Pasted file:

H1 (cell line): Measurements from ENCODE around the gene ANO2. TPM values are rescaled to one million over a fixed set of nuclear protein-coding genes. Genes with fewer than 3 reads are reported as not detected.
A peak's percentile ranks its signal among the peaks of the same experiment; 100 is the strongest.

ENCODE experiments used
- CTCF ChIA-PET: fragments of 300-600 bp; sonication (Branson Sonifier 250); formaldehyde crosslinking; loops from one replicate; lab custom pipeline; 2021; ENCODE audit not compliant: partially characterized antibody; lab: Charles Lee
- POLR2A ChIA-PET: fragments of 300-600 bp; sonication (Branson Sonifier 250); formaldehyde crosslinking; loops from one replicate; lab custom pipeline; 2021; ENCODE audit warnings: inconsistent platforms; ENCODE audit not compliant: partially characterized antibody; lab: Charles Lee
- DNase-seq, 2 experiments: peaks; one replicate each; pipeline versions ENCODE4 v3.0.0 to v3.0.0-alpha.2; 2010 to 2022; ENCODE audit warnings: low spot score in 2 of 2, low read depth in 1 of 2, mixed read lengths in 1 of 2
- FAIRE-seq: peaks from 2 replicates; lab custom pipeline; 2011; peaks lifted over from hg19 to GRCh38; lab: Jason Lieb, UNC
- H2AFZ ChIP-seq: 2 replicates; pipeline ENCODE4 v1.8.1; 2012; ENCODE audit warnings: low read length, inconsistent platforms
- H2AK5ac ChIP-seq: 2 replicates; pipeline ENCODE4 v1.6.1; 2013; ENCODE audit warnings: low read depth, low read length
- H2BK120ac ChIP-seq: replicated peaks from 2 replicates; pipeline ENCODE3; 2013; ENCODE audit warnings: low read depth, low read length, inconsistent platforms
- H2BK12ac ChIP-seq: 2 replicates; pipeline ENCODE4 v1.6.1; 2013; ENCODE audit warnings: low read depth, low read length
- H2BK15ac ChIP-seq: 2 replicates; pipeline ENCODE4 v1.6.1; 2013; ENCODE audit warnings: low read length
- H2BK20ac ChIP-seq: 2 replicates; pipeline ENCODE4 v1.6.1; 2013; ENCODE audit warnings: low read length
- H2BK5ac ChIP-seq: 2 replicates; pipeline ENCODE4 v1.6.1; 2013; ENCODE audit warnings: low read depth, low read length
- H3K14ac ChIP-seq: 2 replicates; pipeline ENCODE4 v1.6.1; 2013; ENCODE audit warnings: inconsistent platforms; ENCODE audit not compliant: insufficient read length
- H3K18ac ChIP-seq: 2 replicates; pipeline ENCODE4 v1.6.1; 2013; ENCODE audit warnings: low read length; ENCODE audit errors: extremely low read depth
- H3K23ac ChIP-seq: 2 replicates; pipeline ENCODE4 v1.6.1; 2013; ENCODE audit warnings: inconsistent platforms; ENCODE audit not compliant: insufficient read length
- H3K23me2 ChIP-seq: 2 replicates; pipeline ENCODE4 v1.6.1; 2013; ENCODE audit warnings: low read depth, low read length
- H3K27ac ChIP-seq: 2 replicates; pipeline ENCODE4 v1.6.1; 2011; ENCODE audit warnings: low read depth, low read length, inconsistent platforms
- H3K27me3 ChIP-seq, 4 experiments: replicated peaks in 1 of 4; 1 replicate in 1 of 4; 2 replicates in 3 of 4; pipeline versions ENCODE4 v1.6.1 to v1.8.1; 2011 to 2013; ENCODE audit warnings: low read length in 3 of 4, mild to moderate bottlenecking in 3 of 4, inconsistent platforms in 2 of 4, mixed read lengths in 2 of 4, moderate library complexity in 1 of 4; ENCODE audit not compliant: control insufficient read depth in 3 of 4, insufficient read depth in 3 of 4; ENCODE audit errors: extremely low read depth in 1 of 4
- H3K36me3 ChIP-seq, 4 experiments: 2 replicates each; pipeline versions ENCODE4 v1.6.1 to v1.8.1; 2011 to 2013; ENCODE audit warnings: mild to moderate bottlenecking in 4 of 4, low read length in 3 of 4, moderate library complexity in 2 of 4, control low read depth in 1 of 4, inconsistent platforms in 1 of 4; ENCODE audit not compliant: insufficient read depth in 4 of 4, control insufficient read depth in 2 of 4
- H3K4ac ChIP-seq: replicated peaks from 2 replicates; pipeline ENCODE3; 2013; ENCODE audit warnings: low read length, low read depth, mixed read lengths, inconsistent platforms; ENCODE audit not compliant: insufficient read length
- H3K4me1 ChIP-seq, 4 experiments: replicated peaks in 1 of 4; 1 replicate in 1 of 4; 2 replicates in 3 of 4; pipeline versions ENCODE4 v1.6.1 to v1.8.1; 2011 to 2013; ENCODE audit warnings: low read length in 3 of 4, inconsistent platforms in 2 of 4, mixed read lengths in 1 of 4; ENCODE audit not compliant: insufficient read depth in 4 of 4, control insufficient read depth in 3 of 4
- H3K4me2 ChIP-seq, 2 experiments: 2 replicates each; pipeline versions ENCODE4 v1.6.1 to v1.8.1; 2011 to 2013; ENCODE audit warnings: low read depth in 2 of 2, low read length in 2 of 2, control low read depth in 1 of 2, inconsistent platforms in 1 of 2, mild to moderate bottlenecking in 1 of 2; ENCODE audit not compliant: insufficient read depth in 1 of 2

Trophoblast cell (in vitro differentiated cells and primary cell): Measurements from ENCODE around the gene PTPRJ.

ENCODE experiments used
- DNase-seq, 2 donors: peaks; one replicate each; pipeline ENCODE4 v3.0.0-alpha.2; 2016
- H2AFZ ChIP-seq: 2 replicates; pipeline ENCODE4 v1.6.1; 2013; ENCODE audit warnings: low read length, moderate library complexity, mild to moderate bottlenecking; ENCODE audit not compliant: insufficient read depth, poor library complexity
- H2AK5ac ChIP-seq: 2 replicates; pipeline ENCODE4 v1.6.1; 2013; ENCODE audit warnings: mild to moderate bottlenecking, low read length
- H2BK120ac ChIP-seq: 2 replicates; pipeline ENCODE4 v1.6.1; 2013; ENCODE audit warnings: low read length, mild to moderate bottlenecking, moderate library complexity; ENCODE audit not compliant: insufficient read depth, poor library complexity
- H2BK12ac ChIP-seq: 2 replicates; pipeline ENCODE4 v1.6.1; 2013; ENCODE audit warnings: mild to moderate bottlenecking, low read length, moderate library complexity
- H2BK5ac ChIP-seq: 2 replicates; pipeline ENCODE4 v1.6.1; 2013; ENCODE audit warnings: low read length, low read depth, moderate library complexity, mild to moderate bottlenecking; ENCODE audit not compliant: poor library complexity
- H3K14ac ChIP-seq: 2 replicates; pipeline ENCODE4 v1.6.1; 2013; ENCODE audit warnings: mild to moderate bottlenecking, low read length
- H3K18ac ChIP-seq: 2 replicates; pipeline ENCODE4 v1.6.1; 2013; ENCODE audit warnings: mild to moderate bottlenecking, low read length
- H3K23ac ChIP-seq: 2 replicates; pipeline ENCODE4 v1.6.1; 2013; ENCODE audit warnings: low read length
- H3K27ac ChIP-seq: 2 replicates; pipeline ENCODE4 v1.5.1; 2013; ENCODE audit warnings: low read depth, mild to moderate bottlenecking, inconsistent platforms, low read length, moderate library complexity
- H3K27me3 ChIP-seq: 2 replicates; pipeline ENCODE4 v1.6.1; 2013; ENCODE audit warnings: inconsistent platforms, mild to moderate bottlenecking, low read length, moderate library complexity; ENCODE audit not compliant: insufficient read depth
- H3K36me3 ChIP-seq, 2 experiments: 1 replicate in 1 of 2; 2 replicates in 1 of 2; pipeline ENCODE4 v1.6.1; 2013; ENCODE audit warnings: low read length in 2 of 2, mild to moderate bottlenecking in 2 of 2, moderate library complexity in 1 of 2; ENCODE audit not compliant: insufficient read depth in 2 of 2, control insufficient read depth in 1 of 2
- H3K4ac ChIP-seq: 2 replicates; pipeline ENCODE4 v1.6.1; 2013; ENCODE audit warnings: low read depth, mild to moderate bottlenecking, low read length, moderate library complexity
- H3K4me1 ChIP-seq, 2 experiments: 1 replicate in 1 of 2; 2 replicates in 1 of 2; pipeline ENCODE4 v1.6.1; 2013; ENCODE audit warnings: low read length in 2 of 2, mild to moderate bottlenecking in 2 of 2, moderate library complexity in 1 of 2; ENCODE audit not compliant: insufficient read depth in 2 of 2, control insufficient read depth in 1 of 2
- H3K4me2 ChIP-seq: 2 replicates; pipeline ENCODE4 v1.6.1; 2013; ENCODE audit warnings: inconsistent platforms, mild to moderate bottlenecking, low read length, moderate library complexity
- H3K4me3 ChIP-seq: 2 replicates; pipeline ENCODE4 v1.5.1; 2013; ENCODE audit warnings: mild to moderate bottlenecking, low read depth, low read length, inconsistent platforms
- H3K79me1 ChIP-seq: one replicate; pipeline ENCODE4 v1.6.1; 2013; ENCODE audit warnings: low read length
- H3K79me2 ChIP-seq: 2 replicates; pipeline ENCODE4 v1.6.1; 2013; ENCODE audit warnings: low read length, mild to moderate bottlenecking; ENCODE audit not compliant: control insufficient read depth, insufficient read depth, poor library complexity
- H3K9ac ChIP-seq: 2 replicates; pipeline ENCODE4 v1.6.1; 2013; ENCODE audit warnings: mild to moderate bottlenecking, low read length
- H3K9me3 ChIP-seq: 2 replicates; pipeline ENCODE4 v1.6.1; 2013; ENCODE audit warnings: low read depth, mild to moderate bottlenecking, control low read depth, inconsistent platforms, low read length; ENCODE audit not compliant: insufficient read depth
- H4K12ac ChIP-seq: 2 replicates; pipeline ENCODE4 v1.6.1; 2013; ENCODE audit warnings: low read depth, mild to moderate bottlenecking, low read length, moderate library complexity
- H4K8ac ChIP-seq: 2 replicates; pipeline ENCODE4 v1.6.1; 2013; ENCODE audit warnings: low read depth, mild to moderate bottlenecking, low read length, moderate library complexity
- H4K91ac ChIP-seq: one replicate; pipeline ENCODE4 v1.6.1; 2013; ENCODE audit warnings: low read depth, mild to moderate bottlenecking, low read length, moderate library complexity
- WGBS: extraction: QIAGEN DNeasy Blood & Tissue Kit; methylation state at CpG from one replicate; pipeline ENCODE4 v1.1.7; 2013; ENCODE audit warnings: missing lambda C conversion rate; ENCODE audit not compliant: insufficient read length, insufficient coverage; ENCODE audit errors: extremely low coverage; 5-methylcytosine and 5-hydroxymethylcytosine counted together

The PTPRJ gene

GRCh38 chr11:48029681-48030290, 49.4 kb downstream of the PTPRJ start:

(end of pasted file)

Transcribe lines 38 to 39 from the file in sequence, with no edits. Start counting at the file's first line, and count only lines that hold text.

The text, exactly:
- H3K36me3 ChIP-seq, 2 experiments: 1 replicate in 1 of 2; 2 replicates in 1 of 2; pipeline ENCODE4 v1.6.1; 2013; ENCODE audit warnings: low read length in 2 of 2, mild to moderate bottlenecking in 2 of 2, moderate library complexity in 1 of 2; ENCODE audit not compliant: insufficient read depth in 2 of 2, control insufficient read depth in 1 of 2
- H3K4ac ChIP-seq: 2 replicates; pipeline ENCODE4 v1.6.1; 2013; ENCODE audit warnings: low read depth, mild to moderate bottlenecking, low read length, moderate library complexity